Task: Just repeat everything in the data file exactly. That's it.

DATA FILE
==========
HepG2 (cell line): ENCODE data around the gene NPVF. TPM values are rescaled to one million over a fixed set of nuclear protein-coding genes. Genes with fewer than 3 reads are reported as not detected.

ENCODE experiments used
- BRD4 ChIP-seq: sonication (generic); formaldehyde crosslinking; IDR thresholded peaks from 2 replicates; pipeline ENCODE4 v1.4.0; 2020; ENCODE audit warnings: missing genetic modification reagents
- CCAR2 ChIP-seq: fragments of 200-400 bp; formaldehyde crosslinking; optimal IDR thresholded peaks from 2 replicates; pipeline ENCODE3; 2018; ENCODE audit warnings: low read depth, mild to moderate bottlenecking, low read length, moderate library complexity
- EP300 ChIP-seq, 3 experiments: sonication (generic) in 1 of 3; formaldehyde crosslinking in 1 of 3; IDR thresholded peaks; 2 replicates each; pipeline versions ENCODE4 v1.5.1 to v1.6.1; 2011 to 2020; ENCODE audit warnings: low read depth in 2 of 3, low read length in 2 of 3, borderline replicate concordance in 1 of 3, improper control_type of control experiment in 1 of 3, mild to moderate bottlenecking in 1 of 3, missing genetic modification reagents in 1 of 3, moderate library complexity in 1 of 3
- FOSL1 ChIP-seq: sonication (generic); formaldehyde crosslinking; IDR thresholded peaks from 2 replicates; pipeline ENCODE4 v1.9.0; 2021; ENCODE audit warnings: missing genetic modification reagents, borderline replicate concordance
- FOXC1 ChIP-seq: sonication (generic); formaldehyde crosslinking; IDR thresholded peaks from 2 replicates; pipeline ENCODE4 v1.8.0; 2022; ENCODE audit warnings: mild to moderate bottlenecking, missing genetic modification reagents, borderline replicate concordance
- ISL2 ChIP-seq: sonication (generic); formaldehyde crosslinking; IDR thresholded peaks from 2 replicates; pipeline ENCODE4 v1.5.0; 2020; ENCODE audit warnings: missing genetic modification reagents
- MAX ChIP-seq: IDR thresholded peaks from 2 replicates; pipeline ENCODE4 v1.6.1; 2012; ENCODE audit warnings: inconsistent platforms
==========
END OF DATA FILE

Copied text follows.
HepG2 (cell line): ENCODE data around the gene NPVF. TPM values are rescaled to one million over a fixed set of nuclear protein-coding genes. Genes with fewer than 3 reads are reported as not detected.

ENCODE experiments used
- BRD4 ChIP-seq: sonication (generic); formaldehyde crosslinking; IDR thresholded peaks from 2 replicates; pipeline ENCODE4 v1.4.0; 2020; ENCODE audit warnings: missing genetic modification reagents
- CCAR2 ChIP-seq: fragments of 200-400 bp; formaldehyde crosslinking; optimal IDR thresholded peaks from 2 replicates; pipeline ENCODE3; 2018; ENCODE audit warnings: low read depth, mild to moderate bottlenecking, low read length, moderate library complexity
- EP300 ChIP-seq, 3 experiments: sonication (generic) in 1 of 3; formaldehyde crosslinking in 1 of 3; IDR thresholded peaks; 2 replicates each; pipeline versions ENCODE4 v1.5.1 to v1.6.1; 2011 to 2020; ENCODE audit warnings: low read depth in 2 of 3, low read length in 2 of 3, borderline replicate concordance in 1 of 3, improper control_type of control experiment in 1 of 3, mild to moderate bottlenecking in 1 of 3, missing genetic modification reagents in 1 of 3, moderate library complexity in 1 of 3
- FOSL1 ChIP-seq: sonication (generic); formaldehyde crosslinking; IDR thresholded peaks from 2 replicates; pipeline ENCODE4 v1.9.0; 2021; ENCODE audit warnings: missing genetic modification reagents, borderline replicate concordance
- FOXC1 ChIP-seq: sonication (generic); formaldehyde crosslinking; IDR thresholded peaks from 2 replicates; pipeline ENCODE4 v1.8.0; 2022; ENCODE audit warnings: mild to moderate bottlenecking, missing genetic modification reagents, borderline replicate concordance
- ISL2 ChIP-seq: sonication (generic); formaldehyde crosslinking; IDR thresholded peaks from 2 replicates; pipeline ENCODE4 v1.5.0; 2020; ENCODE audit warnings: missing genetic modification reagents
- MAX ChIP-seq: IDR thresholded peaks from 2 replicates; pipeline ENCODE4 v1.6.1; 2012; ENCODE audit warnings: inconsistent platforms